Lifestyle

Whidbey supports its military

Antique cars, Boy Scouts, horses, uniformed and costumed people, scattered across the lawn at Coupeville Town Park to hear distinguished speakers following a Memorial Day parade.

Veterans and active duty personnel from every branch of military service were woven into the assortment of people, animals and vehicles Saturday that wound through town from the parade’s start at the elementary school. Crowds scattered along the parade route cheered the displays of patriotism.

And there was plenty of fun along the way, too.

Whidbey Island Scandinavians rode in a colorful Troll Vogn. Canine fanciers showed off their pets, one contingent from the Pug Club and another from the Basset Hound Club. An enthusiastic bunch of youngsters demonstrated team spirit for Coupeville cheerleaders who are state champions.

Coupeville Mayor Nancy Conard told crowds at the park they were attending the town’s 21st Memorial Day celebration. Conard said she counted herself fortunate to live in a community that makes the effort to honor veterans and those currently serving their country.

Conard introduced Cmdr. Scott Hogan, commanding officer of VAQ 135, who recently returned to Whidbey Island Naval Air Station from the Persian Gulf with the “Black Ravens.”

Hogan spoke of the difficult conditions, the 130 degree temperatures combined with jet exhaust on the flight deck, as sailors support ground forces in Iraq.

“You should be very proud of these men and women,” he said, and the crowd applauded.

While many elsewhere forget the significance of Memorial Day and think of it only as a day off from work, he said, Whidbey Island residents are renowned for their support of the military.

Today, “Many of our friends and family are overseas, standing in harm’s way,” he said.

The terrorist’ attacks of Sept. 11 were really the beginning of a war now in its fifth year, he said, urging the crowd not to get caught up in politics but continue to support the men and women willing to risk their lives.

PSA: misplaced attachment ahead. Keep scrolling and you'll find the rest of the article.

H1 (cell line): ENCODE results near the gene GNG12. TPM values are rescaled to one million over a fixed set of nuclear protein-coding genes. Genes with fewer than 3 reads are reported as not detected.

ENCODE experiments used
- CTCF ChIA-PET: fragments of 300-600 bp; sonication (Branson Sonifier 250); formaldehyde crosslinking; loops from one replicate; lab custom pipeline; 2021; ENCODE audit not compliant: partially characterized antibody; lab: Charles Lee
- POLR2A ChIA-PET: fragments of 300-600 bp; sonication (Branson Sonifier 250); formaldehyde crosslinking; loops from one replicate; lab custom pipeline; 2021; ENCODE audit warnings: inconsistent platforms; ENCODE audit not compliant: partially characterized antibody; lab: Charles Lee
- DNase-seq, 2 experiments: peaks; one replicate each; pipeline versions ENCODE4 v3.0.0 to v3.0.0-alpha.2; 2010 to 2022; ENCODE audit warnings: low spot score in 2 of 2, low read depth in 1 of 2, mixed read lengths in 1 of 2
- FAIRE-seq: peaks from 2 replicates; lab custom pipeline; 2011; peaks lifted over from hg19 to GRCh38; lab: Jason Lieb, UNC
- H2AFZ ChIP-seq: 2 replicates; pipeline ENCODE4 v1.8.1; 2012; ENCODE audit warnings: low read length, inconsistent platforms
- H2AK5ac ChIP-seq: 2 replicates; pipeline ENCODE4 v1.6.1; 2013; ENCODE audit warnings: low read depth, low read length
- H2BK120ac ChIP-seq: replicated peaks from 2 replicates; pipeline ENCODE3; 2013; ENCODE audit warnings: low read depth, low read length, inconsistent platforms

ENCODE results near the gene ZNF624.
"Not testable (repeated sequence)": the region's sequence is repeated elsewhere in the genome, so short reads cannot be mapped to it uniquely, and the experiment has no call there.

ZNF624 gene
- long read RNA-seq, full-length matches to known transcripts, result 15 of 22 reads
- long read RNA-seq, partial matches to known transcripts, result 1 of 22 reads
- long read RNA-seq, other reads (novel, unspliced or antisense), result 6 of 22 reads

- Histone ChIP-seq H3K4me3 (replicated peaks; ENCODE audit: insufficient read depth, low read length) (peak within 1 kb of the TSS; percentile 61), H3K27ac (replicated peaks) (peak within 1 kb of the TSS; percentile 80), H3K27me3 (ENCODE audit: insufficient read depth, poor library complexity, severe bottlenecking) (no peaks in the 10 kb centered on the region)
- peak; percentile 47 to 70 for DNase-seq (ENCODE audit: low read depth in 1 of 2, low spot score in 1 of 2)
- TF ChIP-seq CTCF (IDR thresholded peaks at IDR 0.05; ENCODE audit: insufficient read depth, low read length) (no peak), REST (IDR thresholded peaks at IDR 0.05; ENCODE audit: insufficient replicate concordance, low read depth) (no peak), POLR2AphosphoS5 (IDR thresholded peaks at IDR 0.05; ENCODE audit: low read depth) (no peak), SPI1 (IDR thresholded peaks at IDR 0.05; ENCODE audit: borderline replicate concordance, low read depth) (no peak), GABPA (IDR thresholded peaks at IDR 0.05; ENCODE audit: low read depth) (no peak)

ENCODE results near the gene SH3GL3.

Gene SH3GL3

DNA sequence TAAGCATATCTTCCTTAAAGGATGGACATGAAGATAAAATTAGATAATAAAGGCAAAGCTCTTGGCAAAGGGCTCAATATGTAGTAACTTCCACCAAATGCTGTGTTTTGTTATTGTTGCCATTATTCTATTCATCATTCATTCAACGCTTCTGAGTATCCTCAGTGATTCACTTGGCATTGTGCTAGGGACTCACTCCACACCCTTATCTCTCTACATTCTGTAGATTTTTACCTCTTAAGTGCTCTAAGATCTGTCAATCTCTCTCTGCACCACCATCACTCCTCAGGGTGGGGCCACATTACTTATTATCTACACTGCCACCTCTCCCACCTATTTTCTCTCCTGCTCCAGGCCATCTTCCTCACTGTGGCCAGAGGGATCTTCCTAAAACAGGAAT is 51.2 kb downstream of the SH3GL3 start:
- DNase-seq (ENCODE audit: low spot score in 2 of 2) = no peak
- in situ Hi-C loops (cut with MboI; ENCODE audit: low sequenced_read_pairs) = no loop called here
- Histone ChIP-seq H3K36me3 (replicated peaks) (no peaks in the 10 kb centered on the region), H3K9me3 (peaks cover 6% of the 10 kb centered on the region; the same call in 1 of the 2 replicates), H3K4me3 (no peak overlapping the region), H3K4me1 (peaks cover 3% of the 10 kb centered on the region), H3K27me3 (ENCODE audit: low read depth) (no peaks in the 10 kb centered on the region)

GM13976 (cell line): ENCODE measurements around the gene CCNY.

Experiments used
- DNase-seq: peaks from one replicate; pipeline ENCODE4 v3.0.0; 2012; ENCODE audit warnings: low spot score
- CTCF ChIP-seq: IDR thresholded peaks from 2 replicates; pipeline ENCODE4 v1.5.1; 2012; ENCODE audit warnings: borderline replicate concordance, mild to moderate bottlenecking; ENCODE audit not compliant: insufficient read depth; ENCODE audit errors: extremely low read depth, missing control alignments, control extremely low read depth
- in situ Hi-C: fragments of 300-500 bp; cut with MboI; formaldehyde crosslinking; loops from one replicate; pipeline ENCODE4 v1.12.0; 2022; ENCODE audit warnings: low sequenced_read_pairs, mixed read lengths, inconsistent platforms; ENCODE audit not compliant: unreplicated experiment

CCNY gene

Capt. Syd. Abernethy, commander of NAS Whidbey, saluted a group of Pearl Harbor survivors seated onstage with their families.

“Once again, the U.S. is thrust into remembering and honoring those who served this county,” he said.

It’s ironic the patriots who love their county often must go overseas to protect their homeland, Abernethy said. Yet America has a proud tradition of honoring those who serve.

The crowd applauded loudly when he said Americans fight because they believe in freedom and democracy and not in war. And regardless of race or creed, Americans are willing to serve and sacrifice for their common beliefs.

Abernethy’s remarks won agreement when Glenn Lane followed him at the microphone.

Lane, of Oak Harbor, is the last survivor in Washington state from the USS Arizona, which sank at Pearl Harbor 64 years ago.

Lane was a dive bomber in the days leading up to World War II. When the Japanese attached the ships anchored at the harbor in Hawaii, Lane only had time to leap into the water before the Arizona sank.

The lessons of Pearl Harbor must never be forgotten, so America must remain forever vigilant against enemy attack, Lane said.

Lane honored the commitment of men and women who are fighting to ensure the safety of their fellow Americans.

A former Eagle Scout, he recently spoke with a group of Boy Scouts. “The future relies on young people like them,” he said.

The future is uncertain and despite battles won in previous conflicts there hasn’t been a war to end all wars, he said.

Even so, the struggle for world peace must continue. Quoting from an author he recently read, Lane said, “We must end war or war will end us.”

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